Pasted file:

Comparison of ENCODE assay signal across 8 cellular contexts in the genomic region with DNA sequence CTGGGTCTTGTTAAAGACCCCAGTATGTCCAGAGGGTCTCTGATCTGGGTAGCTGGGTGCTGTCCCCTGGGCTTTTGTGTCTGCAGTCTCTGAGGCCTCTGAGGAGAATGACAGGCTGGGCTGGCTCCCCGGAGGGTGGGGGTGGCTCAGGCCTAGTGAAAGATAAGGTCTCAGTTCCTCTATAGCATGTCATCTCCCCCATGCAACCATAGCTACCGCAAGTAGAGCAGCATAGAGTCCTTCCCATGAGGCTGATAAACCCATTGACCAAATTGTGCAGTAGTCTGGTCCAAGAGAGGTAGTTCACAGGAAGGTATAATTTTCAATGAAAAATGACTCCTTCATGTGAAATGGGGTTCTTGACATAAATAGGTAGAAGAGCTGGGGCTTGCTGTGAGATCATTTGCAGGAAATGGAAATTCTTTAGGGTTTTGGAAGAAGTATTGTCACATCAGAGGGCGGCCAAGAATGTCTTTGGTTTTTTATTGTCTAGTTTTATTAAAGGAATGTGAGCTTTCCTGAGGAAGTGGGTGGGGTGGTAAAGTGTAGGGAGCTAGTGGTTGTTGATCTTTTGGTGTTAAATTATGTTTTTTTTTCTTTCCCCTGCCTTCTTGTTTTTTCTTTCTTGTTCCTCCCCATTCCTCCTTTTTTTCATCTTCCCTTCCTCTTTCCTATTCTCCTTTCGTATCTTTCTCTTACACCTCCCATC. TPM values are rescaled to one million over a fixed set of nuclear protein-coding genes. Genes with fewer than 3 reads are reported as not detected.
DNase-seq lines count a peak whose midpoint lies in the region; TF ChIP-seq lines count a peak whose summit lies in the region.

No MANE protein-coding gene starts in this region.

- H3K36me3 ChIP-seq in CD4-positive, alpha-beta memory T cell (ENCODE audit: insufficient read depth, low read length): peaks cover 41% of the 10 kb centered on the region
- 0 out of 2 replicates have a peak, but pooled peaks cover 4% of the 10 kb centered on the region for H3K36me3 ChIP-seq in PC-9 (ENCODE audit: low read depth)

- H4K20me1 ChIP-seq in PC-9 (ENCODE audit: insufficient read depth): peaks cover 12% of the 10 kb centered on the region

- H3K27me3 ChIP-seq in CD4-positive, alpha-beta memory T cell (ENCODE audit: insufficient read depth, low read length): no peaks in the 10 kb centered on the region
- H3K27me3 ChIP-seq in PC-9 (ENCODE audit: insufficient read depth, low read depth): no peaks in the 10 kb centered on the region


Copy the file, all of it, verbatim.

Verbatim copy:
Comparison of ENCODE assay signal across 8 cellular contexts in the genomic region with DNA sequence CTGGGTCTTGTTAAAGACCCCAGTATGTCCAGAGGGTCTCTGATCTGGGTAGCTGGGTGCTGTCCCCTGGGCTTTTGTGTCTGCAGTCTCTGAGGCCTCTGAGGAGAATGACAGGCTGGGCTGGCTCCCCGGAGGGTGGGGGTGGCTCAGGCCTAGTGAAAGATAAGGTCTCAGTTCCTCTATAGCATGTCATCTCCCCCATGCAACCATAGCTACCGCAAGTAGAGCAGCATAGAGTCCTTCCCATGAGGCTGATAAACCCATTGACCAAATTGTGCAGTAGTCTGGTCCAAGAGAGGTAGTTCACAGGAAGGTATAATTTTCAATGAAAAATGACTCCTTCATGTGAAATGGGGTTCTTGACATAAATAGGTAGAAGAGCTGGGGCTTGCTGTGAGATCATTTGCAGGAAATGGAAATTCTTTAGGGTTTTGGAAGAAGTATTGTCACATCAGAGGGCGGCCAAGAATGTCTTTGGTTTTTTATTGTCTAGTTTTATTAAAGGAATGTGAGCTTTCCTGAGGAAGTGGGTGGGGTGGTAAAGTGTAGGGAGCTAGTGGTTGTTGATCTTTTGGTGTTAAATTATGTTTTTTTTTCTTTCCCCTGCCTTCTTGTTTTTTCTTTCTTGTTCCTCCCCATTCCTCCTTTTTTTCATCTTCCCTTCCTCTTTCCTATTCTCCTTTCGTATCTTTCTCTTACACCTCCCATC. TPM values are rescaled to one million over a fixed set of nuclear protein-coding genes. Genes with fewer than 3 reads are reported as not detected.
DNase-seq lines count a peak whose midpoint lies in the region; TF ChIP-seq lines count a peak whose summit lies in the region.

No MANE protein-coding gene starts in this region.

- H3K36me3 ChIP-seq in CD4-positive, alpha-beta memory T cell (ENCODE audit: insufficient read depth, low read length): peaks cover 41% of the 10 kb centered on the region
- 0 out of 2 replicates have a peak, but pooled peaks cover 4% of the 10 kb centered on the region for H3K36me3 ChIP-seq in PC-9 (ENCODE audit: low read depth)

- H4K20me1 ChIP-seq in PC-9 (ENCODE audit: insufficient read depth): peaks cover 12% of the 10 kb centered on the region

- H3K27me3 ChIP-seq in CD4-positive, alpha-beta memory T cell (ENCODE audit: insufficient read depth, low read length): no peaks in the 10 kb centered on the region
- H3K27me3 ChIP-seq in PC-9 (ENCODE audit: insufficient read depth, low read depth): no peaks in the 10 kb centered on the region